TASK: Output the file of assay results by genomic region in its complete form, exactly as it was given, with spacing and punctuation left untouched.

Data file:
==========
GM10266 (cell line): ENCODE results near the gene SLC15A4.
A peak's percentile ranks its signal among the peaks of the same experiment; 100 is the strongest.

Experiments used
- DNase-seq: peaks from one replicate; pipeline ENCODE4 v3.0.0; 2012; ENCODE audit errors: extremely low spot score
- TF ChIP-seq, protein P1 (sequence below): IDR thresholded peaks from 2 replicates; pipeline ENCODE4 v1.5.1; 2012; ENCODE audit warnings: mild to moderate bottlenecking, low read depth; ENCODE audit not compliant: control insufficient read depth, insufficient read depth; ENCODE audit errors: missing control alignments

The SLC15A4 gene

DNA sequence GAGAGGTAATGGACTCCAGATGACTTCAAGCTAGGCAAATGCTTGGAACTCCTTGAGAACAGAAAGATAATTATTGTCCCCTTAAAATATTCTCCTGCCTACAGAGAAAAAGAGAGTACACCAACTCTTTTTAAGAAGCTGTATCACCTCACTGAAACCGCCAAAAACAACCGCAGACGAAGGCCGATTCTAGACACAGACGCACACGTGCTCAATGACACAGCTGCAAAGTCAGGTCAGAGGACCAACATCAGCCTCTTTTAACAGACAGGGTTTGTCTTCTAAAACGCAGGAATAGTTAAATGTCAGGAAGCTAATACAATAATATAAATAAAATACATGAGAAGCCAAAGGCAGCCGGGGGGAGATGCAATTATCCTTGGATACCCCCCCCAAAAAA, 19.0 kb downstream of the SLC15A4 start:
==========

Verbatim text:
GM10266 (cell line): ENCODE results near the gene SLC15A4.
A peak's percentile ranks its signal among the peaks of the same experiment; 100 is the strongest.

Experiments used
- DNase-seq: peaks from one replicate; pipeline ENCODE4 v3.0.0; 2012; ENCODE audit errors: extremely low spot score
- TF ChIP-seq, protein P1 (sequence below): IDR thresholded peaks from 2 replicates; pipeline ENCODE4 v1.5.1; 2012; ENCODE audit warnings: mild to moderate bottlenecking, low read depth; ENCODE audit not compliant: control insufficient read depth, insufficient read depth; ENCODE audit errors: missing control alignments

The SLC15A4 gene

DNA sequence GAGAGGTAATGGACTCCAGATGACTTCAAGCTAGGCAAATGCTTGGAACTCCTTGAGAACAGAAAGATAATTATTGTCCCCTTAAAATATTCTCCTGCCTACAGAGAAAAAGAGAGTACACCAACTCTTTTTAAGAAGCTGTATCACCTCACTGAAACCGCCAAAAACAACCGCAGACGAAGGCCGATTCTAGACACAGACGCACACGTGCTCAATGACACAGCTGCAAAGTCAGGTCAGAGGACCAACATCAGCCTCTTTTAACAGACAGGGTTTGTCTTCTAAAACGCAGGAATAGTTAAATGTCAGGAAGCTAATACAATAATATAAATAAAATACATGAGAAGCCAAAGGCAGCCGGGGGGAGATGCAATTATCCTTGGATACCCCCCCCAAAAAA, 19.0 kb downstream of the SLC15A4 start: